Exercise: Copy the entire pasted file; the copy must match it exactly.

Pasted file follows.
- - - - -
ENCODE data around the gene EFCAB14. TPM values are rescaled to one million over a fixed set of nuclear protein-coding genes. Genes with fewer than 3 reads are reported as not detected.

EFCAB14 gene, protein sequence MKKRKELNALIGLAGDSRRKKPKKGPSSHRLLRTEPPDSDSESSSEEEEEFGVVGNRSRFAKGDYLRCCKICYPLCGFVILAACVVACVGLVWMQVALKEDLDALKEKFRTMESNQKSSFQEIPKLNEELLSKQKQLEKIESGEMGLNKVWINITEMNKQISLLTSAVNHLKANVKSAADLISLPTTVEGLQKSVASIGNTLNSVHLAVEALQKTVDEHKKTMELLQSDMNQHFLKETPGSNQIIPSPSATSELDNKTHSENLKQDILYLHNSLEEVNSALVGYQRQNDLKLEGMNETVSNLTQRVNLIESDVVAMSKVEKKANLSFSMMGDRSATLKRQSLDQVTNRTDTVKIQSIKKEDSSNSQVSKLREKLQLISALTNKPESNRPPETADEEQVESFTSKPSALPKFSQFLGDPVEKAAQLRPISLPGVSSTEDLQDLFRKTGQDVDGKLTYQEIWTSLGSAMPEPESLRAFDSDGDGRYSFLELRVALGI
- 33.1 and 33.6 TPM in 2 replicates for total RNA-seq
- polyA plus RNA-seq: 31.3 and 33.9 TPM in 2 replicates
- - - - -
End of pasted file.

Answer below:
ENCODE data around the gene EFCAB14. TPM values are rescaled to one million over a fixed set of nuclear protein-coding genes. Genes with fewer than 3 reads are reported as not detected.

EFCAB14 gene, protein sequence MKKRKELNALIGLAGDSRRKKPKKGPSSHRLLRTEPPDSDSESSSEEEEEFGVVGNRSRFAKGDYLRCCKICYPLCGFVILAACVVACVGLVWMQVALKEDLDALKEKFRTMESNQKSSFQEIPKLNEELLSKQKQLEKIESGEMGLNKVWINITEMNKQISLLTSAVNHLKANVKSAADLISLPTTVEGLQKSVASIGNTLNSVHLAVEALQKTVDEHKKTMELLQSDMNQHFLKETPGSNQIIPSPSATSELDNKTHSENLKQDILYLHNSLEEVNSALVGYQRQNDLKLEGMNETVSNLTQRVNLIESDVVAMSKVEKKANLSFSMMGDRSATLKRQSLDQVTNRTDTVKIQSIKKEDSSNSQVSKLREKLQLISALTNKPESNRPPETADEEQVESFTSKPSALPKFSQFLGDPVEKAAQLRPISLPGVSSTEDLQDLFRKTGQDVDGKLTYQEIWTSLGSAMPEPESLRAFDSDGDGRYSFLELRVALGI
- 33.1 and 33.6 TPM in 2 replicates for total RNA-seq
- polyA plus RNA-seq: 31.3 and 33.9 TPM in 2 replicates